Early User Space
Early user space (or "INITRAMFS" for inital RAM filesystem) is a replacement for initial ram disk (initrd) in the 2.6 kernel series.
For developers the principal advantages of early user space are its tight integration with the kernel building process (there is no longer the need to take the extra step of binding a built kernel with a ram disk) and its flexibility - all that is necessary is to supply a process (which could be a shell script) called init in the root directory of the specified file system - allowing the simplified use of customised init processes.
Early user space can be used in the same way as an initrd - for instance to load device drivers before mounting a permanent root filesystem or as a working environment for a diskless system or for some other specialised purpose such as running a firewall/router.
Using Early User Space
What follows is not meant to be comprehensive guide to using early user space, but rather a brief introduction. An early user space how-to can be read here.
The kernel build process will attempt to build in your early user space files if CONFIG_INITRAMFS_SOURCE points at either a cpio archive or to a directory. So, for instance, it is possible to build a busybox install and then point CONFIG_INITRAMFS_SOURCE at it. If the selected directory hierarchy contains an executable file called init in the root directory then the system should boot.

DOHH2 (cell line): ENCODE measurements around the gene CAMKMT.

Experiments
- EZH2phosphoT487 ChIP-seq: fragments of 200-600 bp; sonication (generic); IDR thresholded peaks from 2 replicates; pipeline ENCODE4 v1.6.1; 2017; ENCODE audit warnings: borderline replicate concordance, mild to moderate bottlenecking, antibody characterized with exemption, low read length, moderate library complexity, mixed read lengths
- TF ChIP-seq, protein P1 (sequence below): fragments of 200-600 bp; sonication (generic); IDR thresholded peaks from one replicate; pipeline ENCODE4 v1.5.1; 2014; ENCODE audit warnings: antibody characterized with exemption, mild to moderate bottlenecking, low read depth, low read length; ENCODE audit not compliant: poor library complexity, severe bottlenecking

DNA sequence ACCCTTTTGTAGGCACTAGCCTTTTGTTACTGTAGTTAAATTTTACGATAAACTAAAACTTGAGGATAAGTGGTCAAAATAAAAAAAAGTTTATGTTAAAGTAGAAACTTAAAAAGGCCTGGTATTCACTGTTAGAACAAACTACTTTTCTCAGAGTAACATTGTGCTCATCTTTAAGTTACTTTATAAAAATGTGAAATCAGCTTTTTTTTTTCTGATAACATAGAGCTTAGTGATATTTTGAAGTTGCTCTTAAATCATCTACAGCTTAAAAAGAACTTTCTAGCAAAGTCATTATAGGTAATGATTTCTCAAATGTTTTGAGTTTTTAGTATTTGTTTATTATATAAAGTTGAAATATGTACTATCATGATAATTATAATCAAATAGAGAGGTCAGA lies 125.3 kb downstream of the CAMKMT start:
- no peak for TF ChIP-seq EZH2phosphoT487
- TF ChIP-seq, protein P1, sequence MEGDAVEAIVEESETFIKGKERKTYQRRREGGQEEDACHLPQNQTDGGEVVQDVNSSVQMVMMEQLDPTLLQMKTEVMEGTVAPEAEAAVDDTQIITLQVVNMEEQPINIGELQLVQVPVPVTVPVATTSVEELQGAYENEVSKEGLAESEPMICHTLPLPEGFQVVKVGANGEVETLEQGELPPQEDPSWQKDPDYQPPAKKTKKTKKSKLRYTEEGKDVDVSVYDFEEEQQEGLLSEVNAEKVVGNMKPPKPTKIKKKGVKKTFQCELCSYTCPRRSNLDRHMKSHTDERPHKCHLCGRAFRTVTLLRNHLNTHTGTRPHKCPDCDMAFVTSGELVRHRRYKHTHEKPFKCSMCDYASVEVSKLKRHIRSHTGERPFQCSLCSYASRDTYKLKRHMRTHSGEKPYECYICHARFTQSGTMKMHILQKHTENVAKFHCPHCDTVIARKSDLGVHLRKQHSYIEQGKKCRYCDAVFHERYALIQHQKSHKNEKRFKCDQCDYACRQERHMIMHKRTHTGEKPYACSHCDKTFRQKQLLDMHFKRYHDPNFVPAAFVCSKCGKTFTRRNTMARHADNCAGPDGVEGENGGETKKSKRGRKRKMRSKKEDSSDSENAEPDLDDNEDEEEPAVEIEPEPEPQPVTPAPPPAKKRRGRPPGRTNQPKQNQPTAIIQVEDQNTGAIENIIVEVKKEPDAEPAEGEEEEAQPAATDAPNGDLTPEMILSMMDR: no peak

The init can simply be a symbolic link pointed at the executable - for instance, this is my setup:
drwxrwxr-x 2 adrian adrian 4096 Aug 4 19:25 bin drwxrwxr-x 2 adrian adrian 4096 Jul 29 18:53 dev drwxrwxr-x 2 adrian adrian 4096 Aug 4 23:09 etc lrwxrwxrwx 1 adrian adrian 7 Aug 10 22:58 init -> linuxrc lrwxrwxrwx 1 adrian adrian 11 Aug 4 19:25 linuxrc -> bin/busybox drwxrwxr-x 2 adrian adrian 4096 Aug 4 23:08 proc drwxrwxr-x 2 adrian adrian 4096 Aug 4 19:25 sbin drwxrwxr-x 4 adrian adrian 4096 Jul 29 18:44 usr
In addition to CONFIG_INITRAMFS_SOURCE it is also necessary to set CONFIG_INITRAMFS_ROOT_UID and CONFIG_INITRAMFS_ROOT_GID - the kernel build process will complain if you haven't set them and force you to reconfigure the kernel.
Early user space also supports a slimmed down C library - klibc - to allow the construction of more sophisticated init applications. For more details please see the klibc mailing list.